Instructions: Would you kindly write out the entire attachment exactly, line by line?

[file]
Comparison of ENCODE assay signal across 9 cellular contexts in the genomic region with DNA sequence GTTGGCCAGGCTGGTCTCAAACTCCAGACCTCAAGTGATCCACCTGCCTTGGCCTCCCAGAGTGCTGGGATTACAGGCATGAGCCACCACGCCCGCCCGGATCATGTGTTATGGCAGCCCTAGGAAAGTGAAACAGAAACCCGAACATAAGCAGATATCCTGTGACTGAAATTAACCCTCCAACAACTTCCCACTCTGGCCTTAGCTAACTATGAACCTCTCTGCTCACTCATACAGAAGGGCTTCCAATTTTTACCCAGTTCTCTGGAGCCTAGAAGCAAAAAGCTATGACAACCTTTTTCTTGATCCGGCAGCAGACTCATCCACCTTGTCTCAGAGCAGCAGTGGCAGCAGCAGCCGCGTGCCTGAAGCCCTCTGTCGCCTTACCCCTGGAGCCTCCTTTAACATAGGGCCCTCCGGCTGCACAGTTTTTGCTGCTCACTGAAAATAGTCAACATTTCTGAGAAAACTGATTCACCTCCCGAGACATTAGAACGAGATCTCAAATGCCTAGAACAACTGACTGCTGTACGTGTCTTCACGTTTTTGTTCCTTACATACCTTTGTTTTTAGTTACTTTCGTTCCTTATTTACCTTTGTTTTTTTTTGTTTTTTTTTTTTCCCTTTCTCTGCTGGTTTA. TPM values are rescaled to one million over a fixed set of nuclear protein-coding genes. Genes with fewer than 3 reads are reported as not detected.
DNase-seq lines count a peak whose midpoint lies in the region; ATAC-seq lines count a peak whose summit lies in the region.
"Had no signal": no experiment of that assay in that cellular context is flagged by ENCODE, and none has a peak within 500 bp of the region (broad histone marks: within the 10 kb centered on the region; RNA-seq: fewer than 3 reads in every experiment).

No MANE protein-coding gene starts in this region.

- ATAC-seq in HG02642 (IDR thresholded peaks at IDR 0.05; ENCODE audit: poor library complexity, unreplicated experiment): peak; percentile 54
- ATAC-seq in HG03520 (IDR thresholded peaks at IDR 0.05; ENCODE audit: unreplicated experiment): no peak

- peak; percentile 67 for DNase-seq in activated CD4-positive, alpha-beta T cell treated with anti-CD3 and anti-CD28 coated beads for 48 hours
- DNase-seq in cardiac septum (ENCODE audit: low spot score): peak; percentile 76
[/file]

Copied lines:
Comparison of ENCODE assay signal across 9 cellular contexts in the genomic region with DNA sequence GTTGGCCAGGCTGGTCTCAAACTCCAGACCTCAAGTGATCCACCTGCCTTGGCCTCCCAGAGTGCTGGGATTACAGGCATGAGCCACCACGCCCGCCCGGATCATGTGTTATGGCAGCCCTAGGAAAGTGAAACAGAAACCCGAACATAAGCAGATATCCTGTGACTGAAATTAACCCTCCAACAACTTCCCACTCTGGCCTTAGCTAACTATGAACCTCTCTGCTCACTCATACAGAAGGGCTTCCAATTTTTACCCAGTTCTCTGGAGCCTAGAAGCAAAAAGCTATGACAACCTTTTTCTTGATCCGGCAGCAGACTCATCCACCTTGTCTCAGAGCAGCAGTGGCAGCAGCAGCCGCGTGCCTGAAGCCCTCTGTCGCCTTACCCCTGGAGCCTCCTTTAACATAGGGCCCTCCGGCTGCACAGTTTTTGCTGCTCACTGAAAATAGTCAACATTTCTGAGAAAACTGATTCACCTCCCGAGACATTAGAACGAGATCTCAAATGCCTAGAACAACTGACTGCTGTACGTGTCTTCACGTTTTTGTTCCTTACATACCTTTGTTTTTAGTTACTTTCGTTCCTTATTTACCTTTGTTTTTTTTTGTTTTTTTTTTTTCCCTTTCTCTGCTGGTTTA. TPM values are rescaled to one million over a fixed set of nuclear protein-coding genes. Genes with fewer than 3 reads are reported as not detected.
DNase-seq lines count a peak whose midpoint lies in the region; ATAC-seq lines count a peak whose summit lies in the region.
"Had no signal": no experiment of that assay in that cellular context is flagged by ENCODE, and none has a peak within 500 bp of the region (broad histone marks: within the 10 kb centered on the region; RNA-seq: fewer than 3 reads in every experiment).

No MANE protein-coding gene starts in this region.

- ATAC-seq in HG02642 (IDR thresholded peaks at IDR 0.05; ENCODE audit: poor library complexity, unreplicated experiment): peak; percentile 54
- ATAC-seq in HG03520 (IDR thresholded peaks at IDR 0.05; ENCODE audit: unreplicated experiment): no peak

- peak; percentile 67 for DNase-seq in activated CD4-positive, alpha-beta T cell treated with anti-CD3 and anti-CD28 coated beads for 48 hours
- DNase-seq in cardiac septum (ENCODE audit: low spot score): peak; percentile 76